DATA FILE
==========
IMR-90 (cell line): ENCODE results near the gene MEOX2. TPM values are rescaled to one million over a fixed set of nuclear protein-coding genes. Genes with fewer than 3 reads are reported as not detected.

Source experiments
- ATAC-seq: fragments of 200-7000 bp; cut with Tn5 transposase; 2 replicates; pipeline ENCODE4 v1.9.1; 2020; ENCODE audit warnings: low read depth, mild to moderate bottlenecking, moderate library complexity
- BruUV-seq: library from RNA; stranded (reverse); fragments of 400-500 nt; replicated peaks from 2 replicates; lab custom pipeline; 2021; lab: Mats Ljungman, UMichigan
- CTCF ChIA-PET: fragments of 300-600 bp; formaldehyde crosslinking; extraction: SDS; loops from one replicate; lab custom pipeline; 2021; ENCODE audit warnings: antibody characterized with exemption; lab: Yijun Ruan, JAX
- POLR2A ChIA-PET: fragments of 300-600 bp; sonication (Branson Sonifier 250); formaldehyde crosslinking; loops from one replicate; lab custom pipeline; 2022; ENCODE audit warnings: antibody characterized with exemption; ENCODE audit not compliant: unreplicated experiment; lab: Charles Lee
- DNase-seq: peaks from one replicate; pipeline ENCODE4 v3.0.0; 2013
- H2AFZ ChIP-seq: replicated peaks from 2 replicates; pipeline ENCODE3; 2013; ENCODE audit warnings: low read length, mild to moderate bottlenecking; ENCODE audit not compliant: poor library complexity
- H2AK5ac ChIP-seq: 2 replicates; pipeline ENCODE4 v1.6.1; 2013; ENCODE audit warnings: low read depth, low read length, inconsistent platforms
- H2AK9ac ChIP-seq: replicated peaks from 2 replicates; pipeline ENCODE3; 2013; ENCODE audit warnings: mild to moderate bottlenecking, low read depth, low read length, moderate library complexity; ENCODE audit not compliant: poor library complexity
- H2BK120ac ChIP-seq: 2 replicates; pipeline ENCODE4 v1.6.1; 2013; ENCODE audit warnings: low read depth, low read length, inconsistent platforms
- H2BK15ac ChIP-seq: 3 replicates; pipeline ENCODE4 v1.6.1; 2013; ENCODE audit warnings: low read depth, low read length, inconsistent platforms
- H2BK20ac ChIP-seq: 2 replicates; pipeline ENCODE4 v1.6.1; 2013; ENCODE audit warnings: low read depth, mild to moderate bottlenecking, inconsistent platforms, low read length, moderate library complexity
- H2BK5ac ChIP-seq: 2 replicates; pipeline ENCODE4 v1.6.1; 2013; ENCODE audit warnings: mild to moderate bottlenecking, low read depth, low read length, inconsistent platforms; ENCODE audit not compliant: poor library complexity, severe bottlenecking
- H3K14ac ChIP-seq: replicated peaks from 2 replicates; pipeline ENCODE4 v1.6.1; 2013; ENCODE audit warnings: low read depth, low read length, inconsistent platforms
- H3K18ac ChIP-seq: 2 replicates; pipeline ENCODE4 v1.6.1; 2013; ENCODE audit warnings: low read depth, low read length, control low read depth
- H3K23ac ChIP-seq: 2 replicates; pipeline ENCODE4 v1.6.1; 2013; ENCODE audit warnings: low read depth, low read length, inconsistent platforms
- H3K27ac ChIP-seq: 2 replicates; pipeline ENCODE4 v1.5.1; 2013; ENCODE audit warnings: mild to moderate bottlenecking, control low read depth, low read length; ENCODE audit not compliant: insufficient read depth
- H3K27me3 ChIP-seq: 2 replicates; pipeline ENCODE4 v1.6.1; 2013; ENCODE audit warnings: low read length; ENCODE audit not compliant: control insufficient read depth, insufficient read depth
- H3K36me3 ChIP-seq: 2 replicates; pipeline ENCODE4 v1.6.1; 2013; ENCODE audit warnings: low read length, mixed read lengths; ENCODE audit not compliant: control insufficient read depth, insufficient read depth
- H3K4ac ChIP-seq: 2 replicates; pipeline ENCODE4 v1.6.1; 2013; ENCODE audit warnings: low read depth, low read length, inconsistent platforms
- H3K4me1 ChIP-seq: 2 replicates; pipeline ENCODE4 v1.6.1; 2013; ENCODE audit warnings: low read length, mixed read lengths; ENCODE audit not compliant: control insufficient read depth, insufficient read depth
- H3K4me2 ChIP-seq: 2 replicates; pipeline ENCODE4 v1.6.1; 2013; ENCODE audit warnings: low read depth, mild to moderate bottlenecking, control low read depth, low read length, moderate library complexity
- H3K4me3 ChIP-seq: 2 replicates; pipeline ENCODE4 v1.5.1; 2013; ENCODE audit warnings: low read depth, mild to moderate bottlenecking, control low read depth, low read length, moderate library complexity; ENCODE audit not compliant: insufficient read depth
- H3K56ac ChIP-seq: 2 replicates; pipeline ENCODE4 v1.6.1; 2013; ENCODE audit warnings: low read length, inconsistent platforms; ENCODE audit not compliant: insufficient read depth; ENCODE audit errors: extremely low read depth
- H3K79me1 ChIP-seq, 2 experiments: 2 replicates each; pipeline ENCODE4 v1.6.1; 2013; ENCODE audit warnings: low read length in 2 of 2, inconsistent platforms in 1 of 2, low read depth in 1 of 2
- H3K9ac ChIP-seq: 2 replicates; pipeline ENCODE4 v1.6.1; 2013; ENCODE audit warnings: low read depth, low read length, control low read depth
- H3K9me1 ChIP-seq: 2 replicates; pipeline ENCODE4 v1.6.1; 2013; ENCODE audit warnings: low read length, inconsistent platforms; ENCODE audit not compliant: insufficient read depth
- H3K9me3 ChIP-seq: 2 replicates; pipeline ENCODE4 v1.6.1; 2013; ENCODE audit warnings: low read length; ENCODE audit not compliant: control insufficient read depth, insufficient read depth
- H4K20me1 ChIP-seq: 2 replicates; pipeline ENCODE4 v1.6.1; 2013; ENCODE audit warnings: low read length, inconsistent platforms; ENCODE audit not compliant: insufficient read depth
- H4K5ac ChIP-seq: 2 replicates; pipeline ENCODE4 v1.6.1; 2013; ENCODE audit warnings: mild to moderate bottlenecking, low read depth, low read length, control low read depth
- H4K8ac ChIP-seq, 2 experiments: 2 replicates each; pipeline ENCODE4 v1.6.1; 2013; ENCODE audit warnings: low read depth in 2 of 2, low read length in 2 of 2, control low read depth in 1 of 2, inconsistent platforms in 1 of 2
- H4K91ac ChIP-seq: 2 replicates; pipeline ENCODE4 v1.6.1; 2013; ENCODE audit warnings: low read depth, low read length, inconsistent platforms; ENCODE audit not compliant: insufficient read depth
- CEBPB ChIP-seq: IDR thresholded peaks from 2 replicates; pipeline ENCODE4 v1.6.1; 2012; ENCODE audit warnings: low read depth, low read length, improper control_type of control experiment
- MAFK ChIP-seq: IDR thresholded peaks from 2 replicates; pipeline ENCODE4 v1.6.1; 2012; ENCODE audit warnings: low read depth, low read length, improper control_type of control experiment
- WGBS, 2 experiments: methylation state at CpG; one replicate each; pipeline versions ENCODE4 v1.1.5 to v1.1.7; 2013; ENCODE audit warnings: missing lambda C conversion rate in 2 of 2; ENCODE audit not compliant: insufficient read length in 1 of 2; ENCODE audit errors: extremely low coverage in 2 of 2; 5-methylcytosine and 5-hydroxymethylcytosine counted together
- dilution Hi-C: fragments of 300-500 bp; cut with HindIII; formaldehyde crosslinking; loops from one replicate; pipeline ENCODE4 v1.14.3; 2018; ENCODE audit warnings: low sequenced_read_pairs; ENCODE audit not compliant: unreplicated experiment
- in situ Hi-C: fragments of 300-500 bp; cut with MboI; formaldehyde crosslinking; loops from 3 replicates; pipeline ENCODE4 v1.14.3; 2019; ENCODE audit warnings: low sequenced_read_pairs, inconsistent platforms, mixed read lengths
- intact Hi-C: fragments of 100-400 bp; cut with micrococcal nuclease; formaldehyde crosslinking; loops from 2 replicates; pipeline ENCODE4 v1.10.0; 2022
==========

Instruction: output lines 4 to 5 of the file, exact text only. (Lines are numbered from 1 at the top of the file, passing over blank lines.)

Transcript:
- BruUV-seq: library from RNA; stranded (reverse); fragments of 400-500 nt; replicated peaks from 2 replicates; lab custom pipeline; 2021; lab: Mats Ljungman, UMichigan
- CTCF ChIA-PET: fragments of 300-600 bp; formaldehyde crosslinking; extraction: SDS; loops from one replicate; lab custom pipeline; 2021; ENCODE audit warnings: antibody characterized with exemption; lab: Yijun Ruan, JAX